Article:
How to rebuild your wardrobe (without breaking the bank)

By June 20, 2014goals

This week is about politics.


It’s about building a badass/non-boring/versatile wardrobe.

So what do I know about fashion?

Not a whole lot. In general, I have a love/hate relationship with shopping/fashion/clothes.

BUT — I did recently interview designer Amanda DeLeon for the best copywriter in New Orleans‘ #FashionFriday blog:)

So here’s what I DO know about fashion (aside from my newfound knowledge on how to rock a cape):

1. Getting dressed shouldn’t be stressful.

2. Shopping shouldn’t leave you feeling guilty.

3. When you live with someone else, not all of the closets in the house are for just YOUR clothes.

4. Holding onto things you “might fit in again one day” or that you’re keeping for sentimental value (but would never wear) might just be a waste of closet space.

So I decided that it’s time to get rid of everything that’s too small, from LF/Forever 21/other places where someone who is almost 30 shouldn’t be shopping, and things that are just too hard to work into everyday wear.

*Note — some of these links are actually “affiliate links,” meaning that if you sign up, we both get free credits (dollarz) to that site. Thank you and you’re welcome 😉

The Purge: I made 3 piles: Give Away, Throw Away, Sell.

For the stuff I decided was in great condition and still had value, I ordered a free shipping bag from Like Twice, sent it all back to them, and they emailed me a week later saying that I had a $90 credit to their site for all of those clothes I was never going to wear anyway.

And then it was time to rebuild (a.k.a. “buy new shit,” a.k.a. THE FUN PART!)

1. Affordable Basics:everlane vneck tee

I want the foundation of my wardrobe to be high-quality basics that are cut well, fit well, and go with whatever.

So I started with 3 v-neck T-shirts and 2 sleeveless tops from Everlane.

They use this cool fabric that doesn’t pill (which is awesome, because I wash and dry EVERYTHING, which is why I don’t usually buy nice things).

But considering the quality, these T’s are a steal @ $15.

2. Fun “Pop” Pieces:

I used my Like Twice credit to buy a few “fun” pieces that I knew would be great additions to my wardrobe this summer, but which wouldn’t necessarily be on trend after that.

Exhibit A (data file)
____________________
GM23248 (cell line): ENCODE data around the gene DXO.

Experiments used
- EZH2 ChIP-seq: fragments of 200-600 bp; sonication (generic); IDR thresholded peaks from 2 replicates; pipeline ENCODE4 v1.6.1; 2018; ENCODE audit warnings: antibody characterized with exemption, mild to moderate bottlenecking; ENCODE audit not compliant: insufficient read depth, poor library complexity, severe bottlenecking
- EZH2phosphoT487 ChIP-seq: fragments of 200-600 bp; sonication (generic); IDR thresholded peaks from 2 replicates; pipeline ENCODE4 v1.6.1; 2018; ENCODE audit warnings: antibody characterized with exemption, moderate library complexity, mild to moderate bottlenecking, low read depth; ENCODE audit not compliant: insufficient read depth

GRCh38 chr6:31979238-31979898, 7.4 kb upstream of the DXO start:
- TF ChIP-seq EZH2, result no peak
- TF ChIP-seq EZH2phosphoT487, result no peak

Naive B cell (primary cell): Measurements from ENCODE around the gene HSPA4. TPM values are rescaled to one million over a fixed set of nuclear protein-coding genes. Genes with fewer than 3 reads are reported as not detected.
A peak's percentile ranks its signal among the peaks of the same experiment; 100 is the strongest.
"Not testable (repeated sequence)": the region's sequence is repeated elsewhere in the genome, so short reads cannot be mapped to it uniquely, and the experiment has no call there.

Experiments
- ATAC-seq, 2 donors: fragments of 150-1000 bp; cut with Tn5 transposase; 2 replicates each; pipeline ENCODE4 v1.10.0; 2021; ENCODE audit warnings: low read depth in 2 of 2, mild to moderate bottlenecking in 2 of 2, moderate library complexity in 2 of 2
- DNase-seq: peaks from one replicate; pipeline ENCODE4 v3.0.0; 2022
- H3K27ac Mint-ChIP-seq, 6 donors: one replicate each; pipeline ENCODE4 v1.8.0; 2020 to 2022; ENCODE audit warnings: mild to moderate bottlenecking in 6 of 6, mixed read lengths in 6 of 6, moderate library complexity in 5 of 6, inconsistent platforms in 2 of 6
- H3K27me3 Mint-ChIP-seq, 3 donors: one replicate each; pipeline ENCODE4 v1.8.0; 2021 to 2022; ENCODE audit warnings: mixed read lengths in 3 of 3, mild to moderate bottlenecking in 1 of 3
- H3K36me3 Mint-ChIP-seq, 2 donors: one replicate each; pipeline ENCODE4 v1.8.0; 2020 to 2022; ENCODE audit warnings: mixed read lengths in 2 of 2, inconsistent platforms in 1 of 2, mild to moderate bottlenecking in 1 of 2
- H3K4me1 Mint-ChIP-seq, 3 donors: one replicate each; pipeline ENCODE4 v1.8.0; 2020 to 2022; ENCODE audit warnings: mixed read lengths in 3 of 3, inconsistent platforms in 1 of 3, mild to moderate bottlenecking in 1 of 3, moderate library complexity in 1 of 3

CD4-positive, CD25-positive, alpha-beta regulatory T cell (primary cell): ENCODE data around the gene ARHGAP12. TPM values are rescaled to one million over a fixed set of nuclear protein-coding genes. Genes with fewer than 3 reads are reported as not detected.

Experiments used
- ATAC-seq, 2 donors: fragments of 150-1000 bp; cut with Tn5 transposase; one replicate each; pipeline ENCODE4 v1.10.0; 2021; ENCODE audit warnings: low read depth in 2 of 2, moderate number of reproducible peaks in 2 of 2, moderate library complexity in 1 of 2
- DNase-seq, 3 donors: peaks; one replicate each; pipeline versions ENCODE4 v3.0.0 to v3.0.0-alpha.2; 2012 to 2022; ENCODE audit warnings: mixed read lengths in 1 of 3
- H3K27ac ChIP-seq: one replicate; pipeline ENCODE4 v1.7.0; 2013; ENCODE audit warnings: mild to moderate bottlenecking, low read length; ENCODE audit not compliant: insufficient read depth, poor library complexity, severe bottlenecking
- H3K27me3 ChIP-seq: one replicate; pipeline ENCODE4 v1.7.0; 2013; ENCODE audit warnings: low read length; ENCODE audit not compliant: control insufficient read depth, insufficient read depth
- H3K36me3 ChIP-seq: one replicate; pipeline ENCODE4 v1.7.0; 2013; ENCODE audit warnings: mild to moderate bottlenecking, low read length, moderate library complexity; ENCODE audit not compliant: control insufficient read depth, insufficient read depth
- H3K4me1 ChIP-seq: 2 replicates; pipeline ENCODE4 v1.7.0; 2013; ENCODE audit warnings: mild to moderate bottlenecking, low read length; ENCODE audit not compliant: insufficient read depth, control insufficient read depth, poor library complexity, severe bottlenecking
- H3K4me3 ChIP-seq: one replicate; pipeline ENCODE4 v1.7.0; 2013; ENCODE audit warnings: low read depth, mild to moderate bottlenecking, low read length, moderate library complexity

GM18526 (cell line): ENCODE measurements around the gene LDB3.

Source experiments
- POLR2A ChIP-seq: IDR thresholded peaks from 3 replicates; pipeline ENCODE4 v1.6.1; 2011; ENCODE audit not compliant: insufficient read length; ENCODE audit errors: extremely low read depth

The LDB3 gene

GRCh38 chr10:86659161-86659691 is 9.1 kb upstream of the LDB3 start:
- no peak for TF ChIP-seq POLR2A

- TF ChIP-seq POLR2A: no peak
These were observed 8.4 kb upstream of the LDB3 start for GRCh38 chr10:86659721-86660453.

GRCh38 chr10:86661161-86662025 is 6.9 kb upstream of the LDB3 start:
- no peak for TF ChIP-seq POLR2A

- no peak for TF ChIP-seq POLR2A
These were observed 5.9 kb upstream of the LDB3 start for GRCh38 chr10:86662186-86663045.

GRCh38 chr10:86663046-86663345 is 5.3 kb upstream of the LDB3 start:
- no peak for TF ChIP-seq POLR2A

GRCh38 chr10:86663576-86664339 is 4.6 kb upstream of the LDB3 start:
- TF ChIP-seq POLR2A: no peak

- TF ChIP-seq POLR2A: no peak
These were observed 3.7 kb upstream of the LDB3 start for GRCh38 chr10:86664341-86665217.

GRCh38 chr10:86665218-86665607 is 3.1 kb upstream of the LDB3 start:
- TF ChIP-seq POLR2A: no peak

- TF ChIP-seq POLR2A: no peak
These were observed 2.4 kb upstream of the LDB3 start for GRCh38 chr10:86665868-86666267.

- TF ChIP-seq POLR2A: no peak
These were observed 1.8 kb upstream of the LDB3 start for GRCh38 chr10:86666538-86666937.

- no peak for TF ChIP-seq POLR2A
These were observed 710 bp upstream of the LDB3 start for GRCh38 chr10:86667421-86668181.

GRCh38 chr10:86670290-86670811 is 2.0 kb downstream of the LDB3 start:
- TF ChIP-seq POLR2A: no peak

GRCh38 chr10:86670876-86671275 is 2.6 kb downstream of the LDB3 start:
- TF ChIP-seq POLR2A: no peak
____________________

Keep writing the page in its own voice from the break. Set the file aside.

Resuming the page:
No guilt here because I had free money, and got lots of stuff for it.

like twice consignment

So Like Twice is BASICALLY like an online Buffalo Exchange without that awkward line and some girl chewing gum, telling you that they aren’t currently buying whatever you’re selling.

 3. Investment Pieces:


I don’t like spending more than $30 on something unless I KNOW I’m going to wear it, like, all the time.

And I’m still not sure that buying a “big girl blazer” from Saks (It was Joie, more dollars than I want to admit, and I was in a pinch for a speaking engagement, so I totally splurged) was a great idea.

In general, shopping in stores makes me nervous because I always feel really pressured by salespeople to buy things I don’t necessarily want.

So I found the most badass, next-best thing: A personal styling service called Stitchfix.

Picture 13

How it works:

Based on a style profile I filled out when I signed up, they send me five things to try on every month.

What I like, I keep.Picture 10

What I don’t, I send back.

Stitchfix charges my card for whatever I keep. Everyone feels happy and like they made good decisions, and even though I consider these “investment pieces,” they’re all in the $60 price range, which means out of the three months I’ve been stitchfix’in, I’ve spent way less than that one Joie blazer from Saks.

Not to hate on the blazer. The blazer is fine. But mostly it’s a lesson.


So, I’m STILL working on building my big girl wardrobe…one piece at a time.

Luckily, things like Stitchfix and Like Twice are making the process a lot easier and more fun.

Know of any great online personal shopping or wardrobe trade sites?

Please share in the comments!

*Related: My lovely new friend Abigail who works over at LaunchPad has AMAZING style and has agreed to take me on a shopping trip to style me IRL. So I’m super excited about that and will post an update after:)



One Comment

  • Alyson says:

    Gwynnie Bee is a lot like Stitchfix, but I believe it starts at size 10-12 and goes way up from there. Just in case any plus size fans of yours were reading (like me). I’ve also had some success selling on Poshmark (another iPhone app), but it does require some effort and most of the buyers have annoyed me to pieces. Great article!

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